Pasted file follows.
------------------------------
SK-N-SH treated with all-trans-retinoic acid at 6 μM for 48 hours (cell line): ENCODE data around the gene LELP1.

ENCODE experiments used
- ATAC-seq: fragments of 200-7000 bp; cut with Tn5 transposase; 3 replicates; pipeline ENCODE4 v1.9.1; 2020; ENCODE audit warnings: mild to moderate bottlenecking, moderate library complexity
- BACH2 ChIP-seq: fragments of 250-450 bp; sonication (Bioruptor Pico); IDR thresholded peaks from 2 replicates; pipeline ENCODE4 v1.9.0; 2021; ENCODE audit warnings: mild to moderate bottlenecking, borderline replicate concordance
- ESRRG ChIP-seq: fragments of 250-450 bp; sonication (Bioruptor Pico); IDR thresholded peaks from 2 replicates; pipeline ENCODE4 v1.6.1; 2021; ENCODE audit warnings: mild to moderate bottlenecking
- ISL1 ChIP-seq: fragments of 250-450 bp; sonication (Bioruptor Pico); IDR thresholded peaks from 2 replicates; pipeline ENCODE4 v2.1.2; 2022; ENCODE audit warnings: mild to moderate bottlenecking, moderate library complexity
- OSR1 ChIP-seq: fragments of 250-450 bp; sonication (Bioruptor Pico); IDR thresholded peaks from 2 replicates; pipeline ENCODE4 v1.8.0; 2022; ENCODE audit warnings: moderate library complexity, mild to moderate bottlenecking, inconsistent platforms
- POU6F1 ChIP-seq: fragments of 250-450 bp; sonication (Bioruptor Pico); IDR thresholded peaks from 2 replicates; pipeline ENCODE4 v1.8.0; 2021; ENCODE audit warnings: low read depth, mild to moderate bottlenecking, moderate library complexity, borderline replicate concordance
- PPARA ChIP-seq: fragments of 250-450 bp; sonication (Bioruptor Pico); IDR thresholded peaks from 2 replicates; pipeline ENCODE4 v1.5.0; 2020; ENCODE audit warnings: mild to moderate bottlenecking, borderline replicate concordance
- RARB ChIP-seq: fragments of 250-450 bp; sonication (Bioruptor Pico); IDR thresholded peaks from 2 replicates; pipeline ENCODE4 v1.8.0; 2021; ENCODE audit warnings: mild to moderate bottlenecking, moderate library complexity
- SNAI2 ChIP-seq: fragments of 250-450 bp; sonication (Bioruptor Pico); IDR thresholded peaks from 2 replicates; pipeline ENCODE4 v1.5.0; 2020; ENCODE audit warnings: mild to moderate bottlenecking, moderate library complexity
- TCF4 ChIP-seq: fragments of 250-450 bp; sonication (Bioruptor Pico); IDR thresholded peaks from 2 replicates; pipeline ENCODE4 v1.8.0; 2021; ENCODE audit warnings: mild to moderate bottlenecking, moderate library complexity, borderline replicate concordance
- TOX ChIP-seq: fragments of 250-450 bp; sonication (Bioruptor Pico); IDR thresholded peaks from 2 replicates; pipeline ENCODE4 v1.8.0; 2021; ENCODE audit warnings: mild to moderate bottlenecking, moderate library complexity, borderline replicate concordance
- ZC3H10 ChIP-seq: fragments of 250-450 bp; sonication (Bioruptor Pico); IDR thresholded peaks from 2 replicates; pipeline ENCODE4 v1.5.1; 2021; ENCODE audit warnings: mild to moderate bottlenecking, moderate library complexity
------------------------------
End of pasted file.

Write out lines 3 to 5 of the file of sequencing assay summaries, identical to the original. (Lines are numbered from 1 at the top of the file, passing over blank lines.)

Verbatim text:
- ATAC-seq: fragments of 200-7000 bp; cut with Tn5 transposase; 3 replicates; pipeline ENCODE4 v1.9.1; 2020; ENCODE audit warnings: mild to moderate bottlenecking, moderate library complexity
- BACH2 ChIP-seq: fragments of 250-450 bp; sonication (Bioruptor Pico); IDR thresholded peaks from 2 replicates; pipeline ENCODE4 v1.9.0; 2021; ENCODE audit warnings: mild to moderate bottlenecking, borderline replicate concordance
- ESRRG ChIP-seq: fragments of 250-450 bp; sonication (Bioruptor Pico); IDR thresholded peaks from 2 replicates; pipeline ENCODE4 v1.6.1; 2021; ENCODE audit warnings: mild to moderate bottlenecking